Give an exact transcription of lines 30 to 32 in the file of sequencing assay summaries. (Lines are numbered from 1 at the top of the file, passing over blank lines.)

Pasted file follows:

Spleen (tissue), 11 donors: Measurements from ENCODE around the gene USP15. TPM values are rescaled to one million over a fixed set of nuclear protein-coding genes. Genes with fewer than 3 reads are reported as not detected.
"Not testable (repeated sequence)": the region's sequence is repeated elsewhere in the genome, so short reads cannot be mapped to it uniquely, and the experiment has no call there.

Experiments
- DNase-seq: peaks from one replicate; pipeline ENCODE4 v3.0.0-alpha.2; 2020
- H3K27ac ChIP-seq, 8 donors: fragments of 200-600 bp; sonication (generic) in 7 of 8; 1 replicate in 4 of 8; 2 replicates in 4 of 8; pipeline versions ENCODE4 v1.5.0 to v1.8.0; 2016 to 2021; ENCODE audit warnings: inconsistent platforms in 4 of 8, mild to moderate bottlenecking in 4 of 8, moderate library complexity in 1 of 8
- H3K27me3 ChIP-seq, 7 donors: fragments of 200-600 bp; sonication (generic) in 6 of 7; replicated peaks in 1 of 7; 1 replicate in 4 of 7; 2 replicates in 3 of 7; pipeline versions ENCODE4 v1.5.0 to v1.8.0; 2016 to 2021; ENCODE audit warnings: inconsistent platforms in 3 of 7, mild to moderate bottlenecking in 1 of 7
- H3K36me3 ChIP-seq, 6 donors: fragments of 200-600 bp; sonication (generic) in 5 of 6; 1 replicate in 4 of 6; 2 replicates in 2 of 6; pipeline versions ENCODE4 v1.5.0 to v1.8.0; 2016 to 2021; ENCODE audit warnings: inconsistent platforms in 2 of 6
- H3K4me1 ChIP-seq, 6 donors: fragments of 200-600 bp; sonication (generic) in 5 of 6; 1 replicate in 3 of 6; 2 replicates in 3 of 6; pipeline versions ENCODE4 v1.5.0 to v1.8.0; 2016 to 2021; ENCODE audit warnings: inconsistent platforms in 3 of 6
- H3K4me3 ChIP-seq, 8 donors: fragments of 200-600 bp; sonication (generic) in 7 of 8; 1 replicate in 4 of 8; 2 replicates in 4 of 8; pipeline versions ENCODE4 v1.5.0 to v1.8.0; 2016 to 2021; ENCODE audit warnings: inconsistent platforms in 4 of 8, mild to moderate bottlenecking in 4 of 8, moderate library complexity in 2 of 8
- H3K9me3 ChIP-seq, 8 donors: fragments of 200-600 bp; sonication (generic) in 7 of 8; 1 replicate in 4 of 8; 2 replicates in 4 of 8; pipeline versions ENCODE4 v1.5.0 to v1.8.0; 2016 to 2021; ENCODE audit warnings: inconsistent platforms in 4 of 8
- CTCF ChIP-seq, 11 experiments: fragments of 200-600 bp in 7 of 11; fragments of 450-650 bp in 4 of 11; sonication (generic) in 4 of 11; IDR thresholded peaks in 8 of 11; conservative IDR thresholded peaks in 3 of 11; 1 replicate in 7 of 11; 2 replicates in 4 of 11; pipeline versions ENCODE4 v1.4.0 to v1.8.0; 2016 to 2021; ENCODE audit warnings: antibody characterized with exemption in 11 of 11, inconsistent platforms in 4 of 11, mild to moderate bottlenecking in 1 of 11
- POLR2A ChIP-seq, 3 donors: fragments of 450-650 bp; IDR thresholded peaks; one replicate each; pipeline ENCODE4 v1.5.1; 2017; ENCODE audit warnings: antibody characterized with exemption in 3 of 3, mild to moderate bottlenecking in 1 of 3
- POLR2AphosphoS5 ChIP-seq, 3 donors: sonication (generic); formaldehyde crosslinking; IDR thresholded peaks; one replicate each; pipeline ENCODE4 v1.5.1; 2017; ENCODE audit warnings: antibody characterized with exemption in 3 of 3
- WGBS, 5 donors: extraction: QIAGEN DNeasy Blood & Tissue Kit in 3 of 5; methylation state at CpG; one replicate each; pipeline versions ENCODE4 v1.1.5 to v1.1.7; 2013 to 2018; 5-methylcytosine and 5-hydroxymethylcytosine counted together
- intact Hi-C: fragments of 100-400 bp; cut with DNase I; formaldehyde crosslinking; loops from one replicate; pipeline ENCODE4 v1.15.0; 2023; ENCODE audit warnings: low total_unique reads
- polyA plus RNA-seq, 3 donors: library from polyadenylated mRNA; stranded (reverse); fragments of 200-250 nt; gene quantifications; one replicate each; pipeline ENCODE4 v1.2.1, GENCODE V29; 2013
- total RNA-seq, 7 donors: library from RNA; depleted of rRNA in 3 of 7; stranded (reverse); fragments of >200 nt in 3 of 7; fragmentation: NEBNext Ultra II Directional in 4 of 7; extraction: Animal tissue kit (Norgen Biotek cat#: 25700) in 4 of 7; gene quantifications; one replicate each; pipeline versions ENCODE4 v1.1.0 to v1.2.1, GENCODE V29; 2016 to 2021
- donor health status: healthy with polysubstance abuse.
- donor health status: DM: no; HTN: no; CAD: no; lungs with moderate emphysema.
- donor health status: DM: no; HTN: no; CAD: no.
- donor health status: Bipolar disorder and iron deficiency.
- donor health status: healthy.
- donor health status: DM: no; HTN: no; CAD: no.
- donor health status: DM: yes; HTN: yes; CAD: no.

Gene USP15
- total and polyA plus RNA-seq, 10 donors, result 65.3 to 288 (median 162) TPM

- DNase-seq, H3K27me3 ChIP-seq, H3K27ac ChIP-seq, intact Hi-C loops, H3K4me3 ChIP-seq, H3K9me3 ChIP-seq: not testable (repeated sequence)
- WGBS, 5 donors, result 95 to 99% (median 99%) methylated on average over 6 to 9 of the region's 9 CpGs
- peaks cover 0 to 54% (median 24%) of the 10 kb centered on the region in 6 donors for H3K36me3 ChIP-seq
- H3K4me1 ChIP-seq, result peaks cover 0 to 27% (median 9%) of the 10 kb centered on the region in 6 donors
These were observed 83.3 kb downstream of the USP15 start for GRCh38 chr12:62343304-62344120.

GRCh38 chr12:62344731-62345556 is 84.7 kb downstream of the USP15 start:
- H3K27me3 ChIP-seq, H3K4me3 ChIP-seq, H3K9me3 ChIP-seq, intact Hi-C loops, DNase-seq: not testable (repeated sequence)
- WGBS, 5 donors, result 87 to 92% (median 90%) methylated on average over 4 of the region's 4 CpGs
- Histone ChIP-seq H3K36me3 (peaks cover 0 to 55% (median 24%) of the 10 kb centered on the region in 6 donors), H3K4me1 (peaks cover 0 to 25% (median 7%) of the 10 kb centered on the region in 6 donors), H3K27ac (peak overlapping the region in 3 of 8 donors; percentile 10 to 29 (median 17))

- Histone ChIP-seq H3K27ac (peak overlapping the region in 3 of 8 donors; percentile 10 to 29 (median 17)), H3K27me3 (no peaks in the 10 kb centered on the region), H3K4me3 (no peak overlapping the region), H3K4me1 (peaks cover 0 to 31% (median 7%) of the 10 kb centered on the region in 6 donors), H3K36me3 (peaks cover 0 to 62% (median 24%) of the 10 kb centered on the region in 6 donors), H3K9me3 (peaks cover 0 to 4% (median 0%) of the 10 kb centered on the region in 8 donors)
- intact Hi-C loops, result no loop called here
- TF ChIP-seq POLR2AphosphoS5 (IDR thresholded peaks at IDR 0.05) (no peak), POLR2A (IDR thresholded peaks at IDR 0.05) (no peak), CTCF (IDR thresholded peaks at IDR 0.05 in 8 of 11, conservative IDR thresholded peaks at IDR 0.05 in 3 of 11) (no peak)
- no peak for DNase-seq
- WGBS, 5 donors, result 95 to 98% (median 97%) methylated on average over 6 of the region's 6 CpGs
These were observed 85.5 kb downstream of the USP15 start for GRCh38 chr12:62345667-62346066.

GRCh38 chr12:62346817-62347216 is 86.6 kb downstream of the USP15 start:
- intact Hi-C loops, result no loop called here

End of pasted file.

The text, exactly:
- H3K4me1 ChIP-seq, result peaks cover 0 to 27% (median 9%) of the 10 kb centered on the region in 6 donors
These were observed 83.3 kb downstream of the USP15 start for GRCh38 chr12:62343304-62344120.

GRCh38 chr12:62344731-62345556 is 84.7 kb downstream of the USP15 start: